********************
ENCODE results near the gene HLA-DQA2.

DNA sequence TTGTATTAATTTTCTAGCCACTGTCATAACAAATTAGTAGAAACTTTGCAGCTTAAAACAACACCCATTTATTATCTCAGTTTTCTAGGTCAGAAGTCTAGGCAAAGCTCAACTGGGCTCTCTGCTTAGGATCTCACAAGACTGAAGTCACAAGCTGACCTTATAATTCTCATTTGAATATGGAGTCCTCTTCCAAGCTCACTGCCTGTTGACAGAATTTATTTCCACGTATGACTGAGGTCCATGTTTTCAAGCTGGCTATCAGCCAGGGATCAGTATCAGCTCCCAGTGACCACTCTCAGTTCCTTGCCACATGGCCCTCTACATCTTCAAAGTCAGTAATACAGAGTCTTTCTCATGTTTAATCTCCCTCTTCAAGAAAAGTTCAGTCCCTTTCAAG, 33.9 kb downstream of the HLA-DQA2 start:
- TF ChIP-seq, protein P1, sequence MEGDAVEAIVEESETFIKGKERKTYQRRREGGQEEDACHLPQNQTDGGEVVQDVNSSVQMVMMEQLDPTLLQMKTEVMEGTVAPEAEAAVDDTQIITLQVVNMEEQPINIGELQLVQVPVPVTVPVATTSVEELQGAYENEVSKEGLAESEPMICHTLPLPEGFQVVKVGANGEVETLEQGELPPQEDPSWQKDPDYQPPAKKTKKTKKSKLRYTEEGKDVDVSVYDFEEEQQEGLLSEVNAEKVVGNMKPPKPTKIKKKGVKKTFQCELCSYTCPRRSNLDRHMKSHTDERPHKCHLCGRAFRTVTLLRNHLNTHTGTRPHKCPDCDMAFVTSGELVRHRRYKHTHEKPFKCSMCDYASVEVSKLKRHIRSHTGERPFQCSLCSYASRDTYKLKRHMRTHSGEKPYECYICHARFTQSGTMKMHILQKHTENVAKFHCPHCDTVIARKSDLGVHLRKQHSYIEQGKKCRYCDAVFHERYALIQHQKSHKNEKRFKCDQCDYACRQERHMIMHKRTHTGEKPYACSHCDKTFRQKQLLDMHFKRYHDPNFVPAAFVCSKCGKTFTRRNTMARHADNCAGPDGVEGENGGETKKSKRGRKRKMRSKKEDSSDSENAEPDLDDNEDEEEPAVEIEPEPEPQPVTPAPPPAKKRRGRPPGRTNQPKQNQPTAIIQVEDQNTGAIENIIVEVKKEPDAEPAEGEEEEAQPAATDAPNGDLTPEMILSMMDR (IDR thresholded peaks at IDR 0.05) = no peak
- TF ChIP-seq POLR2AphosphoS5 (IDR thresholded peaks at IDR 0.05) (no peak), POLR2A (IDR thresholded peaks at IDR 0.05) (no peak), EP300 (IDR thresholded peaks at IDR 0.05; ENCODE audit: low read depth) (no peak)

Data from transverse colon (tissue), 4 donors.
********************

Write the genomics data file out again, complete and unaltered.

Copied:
ENCODE results near the gene HLA-DQA2.

DNA sequence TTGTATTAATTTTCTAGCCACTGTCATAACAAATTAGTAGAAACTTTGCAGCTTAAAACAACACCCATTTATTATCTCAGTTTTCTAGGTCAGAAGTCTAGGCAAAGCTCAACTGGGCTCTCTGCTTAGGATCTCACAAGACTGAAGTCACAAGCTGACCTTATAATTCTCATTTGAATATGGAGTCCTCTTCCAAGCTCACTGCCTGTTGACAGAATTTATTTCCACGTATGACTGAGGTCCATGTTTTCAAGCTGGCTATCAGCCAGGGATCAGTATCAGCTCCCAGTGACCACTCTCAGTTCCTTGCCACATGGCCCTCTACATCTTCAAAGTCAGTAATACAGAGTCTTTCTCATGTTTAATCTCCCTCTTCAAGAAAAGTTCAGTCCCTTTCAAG, 33.9 kb downstream of the HLA-DQA2 start:
- TF ChIP-seq, protein P1, sequence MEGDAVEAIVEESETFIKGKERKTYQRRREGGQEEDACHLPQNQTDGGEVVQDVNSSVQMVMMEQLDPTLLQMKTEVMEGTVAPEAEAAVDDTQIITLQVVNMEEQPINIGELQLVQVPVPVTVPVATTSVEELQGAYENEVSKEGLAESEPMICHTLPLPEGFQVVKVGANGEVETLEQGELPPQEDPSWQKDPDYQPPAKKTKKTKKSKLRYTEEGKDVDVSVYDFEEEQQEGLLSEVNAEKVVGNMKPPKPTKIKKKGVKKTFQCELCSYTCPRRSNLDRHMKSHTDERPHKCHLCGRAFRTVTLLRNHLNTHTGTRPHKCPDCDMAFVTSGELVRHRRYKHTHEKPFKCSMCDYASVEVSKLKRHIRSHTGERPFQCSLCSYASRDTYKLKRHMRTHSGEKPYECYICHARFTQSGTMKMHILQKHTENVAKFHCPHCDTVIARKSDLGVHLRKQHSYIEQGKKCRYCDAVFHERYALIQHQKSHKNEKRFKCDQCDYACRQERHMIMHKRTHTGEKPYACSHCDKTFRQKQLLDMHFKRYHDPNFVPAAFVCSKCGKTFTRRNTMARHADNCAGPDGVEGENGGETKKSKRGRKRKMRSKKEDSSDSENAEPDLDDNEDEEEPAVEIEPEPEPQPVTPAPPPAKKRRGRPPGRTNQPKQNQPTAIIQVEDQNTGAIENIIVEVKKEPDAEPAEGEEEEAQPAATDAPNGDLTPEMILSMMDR (IDR thresholded peaks at IDR 0.05) = no peak
- TF ChIP-seq POLR2AphosphoS5 (IDR thresholded peaks at IDR 0.05) (no peak), POLR2A (IDR thresholded peaks at IDR 0.05) (no peak), EP300 (IDR thresholded peaks at IDR 0.05; ENCODE audit: low read depth) (no peak)

Data from transverse colon (tissue), 4 donors.